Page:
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Unbroken review

Hell in the Pacific…

HELL IN THE PACIFIC...

When Angelina Jolie chose to direct the triumph-of-the-spirit WW2 story of Louie Zamperini, she had no idea she’d pounced on one of Hollywood’s most famous unmade movies, acquired originally by Universal for Tony Curtis in 1957. Undaunted, she’s wrestled the inspirational memoir of the Olympic runner who endured 47 days lost in the Pacific and two brutal Japanese POW camps into a handsome, gripping and supremely respectful survival drama. This is the story of one man’s war; but though it honours the Greatest Generation, there’s no high-stakes combat like Spielberg’s series The Pacific, or any deconstruction of duty and heroism a la Flags Of Our Fathers.

Instead there’s a nostalgic whiff of Old Hollywood in Jolie's naked admiration for Zamperini’s extraordinary resilience in the face of plane crashes, sharks, fighter-strafing, near-starvation and endless inhuman beatings. Intrigued by his strength of character, Jolie keeps the film focused unabashedly on the almost superhuman determination he used to cheat death repeatedly. We may be in the South Pacific, but there’s no ‘Happy Talk’…

Fascinated by how you get to be a self-made hero, the neatly woven script tucks Zamperini’s self-willed transformation from teen tearaway to Olympic lap-record runner into telling flashbacks, during crunchy, plane-splintering Pacific crashes. Jolie makes powerful use of Zamperini’s POV to get up-close-and-personal, giving you the inside view of every ordeal, from eating albatross to raging in a jungle ‘sweatbox’. It’s powerful stuff, but the film’s insistence on exploring each experience in depth means that though it’s often tense, the pace doesn’t exactly race. DOP Roger Deakins lingers on the terrible beauty of bombers gliding like flocking birds, and the agonies of repeated bamboo-staff beatings. The film’s oft-repeated motto ‘If you can take it, you can make it’, presumably also applies to its viewers.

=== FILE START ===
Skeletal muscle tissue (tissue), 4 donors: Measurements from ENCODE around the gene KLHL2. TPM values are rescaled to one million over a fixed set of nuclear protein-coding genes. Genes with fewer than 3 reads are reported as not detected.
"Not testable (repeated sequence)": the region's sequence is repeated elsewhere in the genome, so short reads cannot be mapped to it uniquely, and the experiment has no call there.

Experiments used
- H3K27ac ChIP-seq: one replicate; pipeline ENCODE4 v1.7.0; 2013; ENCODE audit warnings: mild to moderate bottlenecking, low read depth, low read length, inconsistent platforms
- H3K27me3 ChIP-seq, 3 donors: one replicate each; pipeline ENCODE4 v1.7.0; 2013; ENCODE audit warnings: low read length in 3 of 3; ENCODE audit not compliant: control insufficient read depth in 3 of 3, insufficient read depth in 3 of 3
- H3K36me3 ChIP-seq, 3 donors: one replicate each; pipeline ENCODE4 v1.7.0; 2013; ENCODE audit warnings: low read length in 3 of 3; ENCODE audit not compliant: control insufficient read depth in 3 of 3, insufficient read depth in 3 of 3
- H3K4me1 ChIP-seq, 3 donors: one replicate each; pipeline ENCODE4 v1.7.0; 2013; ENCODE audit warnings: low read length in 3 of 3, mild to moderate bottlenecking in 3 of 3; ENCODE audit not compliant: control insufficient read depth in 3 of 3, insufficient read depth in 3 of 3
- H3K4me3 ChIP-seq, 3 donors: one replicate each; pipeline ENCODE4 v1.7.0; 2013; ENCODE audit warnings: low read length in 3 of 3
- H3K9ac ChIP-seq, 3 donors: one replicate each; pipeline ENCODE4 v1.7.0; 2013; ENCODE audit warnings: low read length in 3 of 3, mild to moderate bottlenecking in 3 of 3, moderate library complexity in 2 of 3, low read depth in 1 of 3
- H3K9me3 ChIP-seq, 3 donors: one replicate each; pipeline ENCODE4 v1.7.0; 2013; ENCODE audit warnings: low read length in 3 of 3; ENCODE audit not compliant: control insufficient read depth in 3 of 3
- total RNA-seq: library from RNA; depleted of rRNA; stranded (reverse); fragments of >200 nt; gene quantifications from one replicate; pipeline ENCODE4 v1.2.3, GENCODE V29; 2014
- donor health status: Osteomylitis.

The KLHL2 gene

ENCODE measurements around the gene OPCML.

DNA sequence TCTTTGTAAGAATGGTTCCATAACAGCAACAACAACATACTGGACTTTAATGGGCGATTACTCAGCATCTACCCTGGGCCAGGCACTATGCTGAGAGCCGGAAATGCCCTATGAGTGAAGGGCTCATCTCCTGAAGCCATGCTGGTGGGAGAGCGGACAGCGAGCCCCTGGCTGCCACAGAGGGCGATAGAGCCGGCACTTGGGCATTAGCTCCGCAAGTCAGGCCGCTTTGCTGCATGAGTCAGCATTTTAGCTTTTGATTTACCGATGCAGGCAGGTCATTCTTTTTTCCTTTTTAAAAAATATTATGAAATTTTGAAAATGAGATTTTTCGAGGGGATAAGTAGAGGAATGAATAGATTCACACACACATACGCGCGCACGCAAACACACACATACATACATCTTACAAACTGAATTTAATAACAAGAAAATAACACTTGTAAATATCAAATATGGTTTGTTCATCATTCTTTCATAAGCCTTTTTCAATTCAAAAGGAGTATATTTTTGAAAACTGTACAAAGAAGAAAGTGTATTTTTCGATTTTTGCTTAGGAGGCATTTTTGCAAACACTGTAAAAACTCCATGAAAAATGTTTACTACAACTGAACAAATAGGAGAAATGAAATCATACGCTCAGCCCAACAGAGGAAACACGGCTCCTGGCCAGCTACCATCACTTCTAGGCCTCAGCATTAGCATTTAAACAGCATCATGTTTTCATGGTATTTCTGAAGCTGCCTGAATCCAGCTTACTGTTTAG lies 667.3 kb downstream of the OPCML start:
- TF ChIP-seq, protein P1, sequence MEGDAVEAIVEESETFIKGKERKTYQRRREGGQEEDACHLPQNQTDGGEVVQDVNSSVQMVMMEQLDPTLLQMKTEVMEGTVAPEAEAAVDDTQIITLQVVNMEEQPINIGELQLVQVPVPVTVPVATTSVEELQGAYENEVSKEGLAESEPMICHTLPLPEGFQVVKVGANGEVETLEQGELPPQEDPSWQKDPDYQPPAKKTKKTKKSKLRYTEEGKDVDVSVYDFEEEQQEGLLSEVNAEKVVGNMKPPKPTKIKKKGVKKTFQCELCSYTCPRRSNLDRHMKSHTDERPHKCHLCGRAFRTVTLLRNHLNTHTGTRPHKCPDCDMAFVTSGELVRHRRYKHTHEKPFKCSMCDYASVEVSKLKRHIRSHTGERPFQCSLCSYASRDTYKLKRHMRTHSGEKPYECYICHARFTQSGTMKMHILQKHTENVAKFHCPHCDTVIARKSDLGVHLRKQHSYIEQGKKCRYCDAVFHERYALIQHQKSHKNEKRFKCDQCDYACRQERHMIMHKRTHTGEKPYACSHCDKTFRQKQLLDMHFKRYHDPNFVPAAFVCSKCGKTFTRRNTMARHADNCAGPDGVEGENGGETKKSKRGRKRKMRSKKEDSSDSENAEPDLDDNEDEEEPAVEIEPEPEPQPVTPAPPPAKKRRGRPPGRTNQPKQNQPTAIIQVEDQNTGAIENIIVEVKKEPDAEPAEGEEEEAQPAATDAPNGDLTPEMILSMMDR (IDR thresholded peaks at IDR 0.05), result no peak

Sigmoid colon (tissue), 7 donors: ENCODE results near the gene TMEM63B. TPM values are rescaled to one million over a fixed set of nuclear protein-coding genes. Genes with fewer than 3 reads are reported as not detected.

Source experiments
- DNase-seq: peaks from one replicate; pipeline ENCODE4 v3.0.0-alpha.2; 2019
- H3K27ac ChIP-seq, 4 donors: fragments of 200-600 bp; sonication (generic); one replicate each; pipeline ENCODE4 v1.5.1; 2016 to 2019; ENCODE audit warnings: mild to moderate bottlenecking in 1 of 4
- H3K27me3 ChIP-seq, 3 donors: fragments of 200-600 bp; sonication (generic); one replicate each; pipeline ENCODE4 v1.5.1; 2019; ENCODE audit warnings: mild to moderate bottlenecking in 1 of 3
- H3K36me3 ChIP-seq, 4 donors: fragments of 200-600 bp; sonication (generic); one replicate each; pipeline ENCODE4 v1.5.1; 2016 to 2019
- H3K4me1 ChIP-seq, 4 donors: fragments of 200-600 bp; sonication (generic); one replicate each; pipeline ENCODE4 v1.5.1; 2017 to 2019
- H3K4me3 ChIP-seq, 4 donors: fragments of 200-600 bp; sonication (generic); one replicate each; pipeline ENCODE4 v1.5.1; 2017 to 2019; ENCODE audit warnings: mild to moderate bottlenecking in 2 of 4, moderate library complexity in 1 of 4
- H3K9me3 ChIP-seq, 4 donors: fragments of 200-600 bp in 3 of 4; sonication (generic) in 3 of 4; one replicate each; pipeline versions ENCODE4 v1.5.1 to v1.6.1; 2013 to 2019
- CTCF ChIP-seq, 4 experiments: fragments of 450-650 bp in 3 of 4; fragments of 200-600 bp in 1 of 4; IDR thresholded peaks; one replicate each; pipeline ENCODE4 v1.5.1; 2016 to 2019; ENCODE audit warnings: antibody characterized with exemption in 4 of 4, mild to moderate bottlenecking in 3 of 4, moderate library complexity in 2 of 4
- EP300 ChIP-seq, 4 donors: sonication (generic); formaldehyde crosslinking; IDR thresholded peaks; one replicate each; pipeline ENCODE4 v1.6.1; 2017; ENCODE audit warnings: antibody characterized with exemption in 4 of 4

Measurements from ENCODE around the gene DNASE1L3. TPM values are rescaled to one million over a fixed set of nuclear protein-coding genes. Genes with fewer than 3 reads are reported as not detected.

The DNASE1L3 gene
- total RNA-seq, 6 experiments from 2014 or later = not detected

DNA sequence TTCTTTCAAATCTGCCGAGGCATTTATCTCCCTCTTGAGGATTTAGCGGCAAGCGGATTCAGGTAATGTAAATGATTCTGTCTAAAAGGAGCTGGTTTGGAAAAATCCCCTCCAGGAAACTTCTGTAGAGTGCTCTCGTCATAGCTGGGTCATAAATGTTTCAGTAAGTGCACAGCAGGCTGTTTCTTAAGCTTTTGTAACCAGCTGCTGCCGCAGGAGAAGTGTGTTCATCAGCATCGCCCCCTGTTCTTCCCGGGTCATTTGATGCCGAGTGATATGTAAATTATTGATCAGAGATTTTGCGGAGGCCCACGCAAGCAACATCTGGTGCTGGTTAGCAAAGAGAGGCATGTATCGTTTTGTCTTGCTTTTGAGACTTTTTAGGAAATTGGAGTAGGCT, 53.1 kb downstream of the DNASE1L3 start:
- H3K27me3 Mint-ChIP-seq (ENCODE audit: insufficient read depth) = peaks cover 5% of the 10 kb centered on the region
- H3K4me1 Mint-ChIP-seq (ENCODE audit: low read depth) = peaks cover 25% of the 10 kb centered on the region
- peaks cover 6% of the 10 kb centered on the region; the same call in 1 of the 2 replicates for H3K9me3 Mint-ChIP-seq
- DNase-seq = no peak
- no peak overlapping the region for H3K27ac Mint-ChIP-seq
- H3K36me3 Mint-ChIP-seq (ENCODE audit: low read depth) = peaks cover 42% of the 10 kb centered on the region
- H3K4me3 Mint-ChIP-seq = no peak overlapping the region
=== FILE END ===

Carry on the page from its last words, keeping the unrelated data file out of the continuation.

Nonetheless, Jack O’Connell’s, wiry, indefatigable Zamperini holds your attention without effort. A gutsy, vulnerable portrayal of a resolutely ordinary guy transformed by sheer willpower, he’s equally absorbing as a life-raft morale-booster, or as the hideously abused scapegoat of Omori POW camp. As camp commander ‘The Bird’, chiselled Japanese rock star Miyavi is his only real match in the movie. Positively sweating with sadism, he sets up a compelling battle of wills, reminiscent of The Railway Man. This invigorates the horrific punishments that dot the last act of the film, one of which is so breath-catchingly terrible and full of self-sacrifice that the movie nearly peaks too early and spanners its big, defiant finish.

However, for all its heroism (Zamperini is like a WW2 Odysseus, fighting ocean ordeals and human monsters), Unbroken would have benefited from a touch less hero worship. We all love an underdog story, but we like to see what they get up to when they’re off the leash.

VERDICT: Jolie's polished memorial to Zamperini's astonishing wartime valour sees O'Connell on star-making form. The uber-inspiring theme and lack of Fury-style gore should grab older kids as well as hero-hungry adults.

More Info

UK theatrical release26 December 2014
DirectorAngelina Jolie
StarringJack O'Connell, Domhnall Gleeson, Miyavi, Garrett Hedlund
Available platformsMovie